I loved this film for many reasons. To read my review of The Last Lions, click here.
Cat Obituary. Farewell Eastern Cougar
The Eastern Cougar, a subspecies of one of North America’s largest cats, was declared extinct by the United States Fish and Wildlife Service (USFWS) on March 2, 2011, after a very long and protracted review process. The USFWS gathered information on the elusive cat subspecies from both scientists and government authorities in the 21 states where the eastern cougar, also known as the eastern puma once lived. The private Eastern Cougar Foundation spent a decade looking for evidence and after finding none, changed its name to the Cougar Rewilding Foundation.
The historic distribution of the cougar was across lower Canada in the north, all the way to Patagonia, South America. The highly adaptable big cat was the most widely distributed land mammal in the Western Hemisphere. It could be found in tidal marshes, deserts, mountainous terrain and deciduous, coniferous and tropical forests. But the expanding human population reduced their distribution and they did not adapt well to areas with conflicting land uses.
The eastern cougar once roamed from Maine to South Carolina and as far west as Michigan and Tennessee. They were agile for such a big cat. The cougars had long slender bodies and small heads with short rounded ears. They sported a beautiful tawny coat, usually brownish red or grayish brown, that would be more tan in the summer months and more gray in the winter. Their muzzle, chin, and underbelly were a beautiful creamy white. They had a distinctive black tip on their tails and black coloring behind the ears, and at the base of their whiskers.
The eastern cougar was a solitary and territorial hunter whose job was to thin the deer herd through direct predation. The big cat was a “natural shepherd” forcing deer to be more vigilant and stop grazing like cattle so that the forest would have a chance to regenerate. There are no other species available to take over the eastern cougar’s position as a top-level predator. This leaves behind ecological consequences, including a population explosion of white -tailed deer and the Eastern forests in declining health.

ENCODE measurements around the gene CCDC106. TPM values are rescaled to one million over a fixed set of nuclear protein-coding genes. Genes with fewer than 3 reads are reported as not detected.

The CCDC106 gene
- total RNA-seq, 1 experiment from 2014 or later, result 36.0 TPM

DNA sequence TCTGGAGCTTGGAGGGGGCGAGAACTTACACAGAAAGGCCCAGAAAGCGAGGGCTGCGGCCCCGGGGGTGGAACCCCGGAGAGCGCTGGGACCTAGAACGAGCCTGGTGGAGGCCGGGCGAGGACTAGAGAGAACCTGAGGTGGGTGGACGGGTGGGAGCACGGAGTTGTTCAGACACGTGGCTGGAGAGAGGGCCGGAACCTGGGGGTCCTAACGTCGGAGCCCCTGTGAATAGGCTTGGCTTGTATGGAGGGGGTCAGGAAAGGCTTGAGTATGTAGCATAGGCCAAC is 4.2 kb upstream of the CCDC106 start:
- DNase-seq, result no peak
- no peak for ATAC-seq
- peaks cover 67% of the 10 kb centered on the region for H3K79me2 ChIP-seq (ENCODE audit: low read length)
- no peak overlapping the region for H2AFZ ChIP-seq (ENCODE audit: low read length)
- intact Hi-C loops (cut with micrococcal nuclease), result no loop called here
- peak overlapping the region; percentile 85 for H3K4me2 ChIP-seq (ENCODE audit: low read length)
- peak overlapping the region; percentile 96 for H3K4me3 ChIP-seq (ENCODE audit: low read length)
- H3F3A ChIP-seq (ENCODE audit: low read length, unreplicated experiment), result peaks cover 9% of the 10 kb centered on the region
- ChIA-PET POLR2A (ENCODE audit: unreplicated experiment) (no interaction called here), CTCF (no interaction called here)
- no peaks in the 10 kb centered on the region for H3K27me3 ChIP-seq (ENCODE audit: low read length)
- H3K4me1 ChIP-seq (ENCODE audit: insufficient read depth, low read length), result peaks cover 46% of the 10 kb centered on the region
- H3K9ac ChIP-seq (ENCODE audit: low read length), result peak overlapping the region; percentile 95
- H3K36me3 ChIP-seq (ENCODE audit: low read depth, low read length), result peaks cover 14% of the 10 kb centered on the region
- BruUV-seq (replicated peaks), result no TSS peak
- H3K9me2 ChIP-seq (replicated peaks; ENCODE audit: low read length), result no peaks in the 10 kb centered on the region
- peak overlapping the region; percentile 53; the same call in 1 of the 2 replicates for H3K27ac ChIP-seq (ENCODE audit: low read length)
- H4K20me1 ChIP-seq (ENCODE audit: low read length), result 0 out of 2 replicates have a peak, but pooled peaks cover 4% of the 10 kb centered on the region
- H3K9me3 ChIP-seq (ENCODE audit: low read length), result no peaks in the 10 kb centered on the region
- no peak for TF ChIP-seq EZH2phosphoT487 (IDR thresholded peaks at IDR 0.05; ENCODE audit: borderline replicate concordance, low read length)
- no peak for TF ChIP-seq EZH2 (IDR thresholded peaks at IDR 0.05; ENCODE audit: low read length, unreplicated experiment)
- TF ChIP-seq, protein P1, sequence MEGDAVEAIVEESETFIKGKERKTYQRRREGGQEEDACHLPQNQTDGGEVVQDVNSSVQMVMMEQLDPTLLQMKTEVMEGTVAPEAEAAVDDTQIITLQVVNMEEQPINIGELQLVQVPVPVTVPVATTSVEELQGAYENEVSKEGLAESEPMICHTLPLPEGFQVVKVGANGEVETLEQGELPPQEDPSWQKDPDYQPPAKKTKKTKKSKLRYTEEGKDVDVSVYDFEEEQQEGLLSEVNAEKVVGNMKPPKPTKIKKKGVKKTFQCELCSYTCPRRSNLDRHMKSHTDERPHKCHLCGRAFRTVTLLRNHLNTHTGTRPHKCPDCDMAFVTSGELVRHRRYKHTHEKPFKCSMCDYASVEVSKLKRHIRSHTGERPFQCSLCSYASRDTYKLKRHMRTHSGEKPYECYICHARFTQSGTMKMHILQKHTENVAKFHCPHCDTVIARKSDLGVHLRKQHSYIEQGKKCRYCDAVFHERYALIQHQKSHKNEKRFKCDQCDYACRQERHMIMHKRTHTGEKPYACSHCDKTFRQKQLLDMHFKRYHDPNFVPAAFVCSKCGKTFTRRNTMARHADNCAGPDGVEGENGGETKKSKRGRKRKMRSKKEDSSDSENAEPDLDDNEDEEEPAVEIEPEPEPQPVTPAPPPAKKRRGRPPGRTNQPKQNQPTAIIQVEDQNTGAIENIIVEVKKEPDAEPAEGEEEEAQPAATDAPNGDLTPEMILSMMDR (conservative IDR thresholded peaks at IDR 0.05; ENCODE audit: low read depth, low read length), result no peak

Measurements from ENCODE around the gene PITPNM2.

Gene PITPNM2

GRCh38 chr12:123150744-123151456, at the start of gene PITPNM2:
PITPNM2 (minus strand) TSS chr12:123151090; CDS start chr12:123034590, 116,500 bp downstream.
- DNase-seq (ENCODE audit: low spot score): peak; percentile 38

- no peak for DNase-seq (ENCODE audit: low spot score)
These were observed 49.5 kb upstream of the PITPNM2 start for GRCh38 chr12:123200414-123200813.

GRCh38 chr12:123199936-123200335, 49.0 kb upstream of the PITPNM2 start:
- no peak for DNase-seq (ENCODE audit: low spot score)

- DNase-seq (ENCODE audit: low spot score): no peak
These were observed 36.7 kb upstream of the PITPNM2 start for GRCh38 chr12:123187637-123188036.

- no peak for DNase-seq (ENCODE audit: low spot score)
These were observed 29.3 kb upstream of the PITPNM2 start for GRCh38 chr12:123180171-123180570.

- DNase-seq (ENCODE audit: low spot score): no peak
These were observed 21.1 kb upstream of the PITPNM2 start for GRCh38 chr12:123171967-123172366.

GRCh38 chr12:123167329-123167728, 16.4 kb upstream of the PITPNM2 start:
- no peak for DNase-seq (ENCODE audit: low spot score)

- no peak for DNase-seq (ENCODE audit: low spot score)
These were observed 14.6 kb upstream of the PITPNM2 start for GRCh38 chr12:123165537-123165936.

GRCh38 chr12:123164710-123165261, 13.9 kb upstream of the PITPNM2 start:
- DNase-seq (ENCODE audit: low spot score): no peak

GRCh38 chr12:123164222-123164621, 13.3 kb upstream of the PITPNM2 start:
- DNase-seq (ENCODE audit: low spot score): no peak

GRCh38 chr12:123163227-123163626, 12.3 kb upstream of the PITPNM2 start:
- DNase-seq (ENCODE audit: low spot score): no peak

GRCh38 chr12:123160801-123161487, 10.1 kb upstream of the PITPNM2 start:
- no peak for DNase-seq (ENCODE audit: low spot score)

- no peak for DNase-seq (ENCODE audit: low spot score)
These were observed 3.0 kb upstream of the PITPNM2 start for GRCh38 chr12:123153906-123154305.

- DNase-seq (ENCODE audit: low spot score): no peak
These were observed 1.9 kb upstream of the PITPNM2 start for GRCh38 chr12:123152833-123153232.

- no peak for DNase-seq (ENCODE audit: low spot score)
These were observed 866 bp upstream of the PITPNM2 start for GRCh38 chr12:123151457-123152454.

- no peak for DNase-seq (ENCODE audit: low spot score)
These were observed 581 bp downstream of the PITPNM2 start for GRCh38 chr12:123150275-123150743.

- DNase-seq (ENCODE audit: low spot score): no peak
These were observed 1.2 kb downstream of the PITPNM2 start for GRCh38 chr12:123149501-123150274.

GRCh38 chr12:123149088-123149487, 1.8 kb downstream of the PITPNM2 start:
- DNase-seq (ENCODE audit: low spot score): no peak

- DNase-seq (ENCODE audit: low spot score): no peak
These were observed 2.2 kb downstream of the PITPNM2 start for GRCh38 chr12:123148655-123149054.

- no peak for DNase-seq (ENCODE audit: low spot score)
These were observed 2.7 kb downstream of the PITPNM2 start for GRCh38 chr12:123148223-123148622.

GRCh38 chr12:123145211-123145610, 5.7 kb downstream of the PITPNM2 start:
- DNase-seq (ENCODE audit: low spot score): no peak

The USFWS decision to declare the eastern cougar extinct does not affect the current status of the Florida Panther, another wild cat subspecies that is endangered. The Florida panther once roamed throughout the southeastern United States but now exists in less than 5% of its historic range. There are only an estimated 120-160 cats remaining in southwestern Florida.
Preparations are being made to remove the eastern cougar from the endangered species list, since extinct animals are not eligible for protection under the Endangered Species Act. The eastern cougar was considered a distinct subspecies, although it is now believed they had the same genetics as their western relatives. It is highly unlikely that there will be any attempt to reintroduce cougars to the eastern states, the required habitat is just not available .
The announcement of the extinction was made quietly and the cougar was put to rest without a ceremony. And that is fitting I suppose for a cat so elusive it was given the nickname “ghost cat”. Researchers believe the subspecies has been extinct since the 1930’s and was listed as an endangered species in 1973.
Even though the extinction conclusion was not unexpected, the official declaration of extinction, the acknowledgment that the big cat is gone forever still hurts.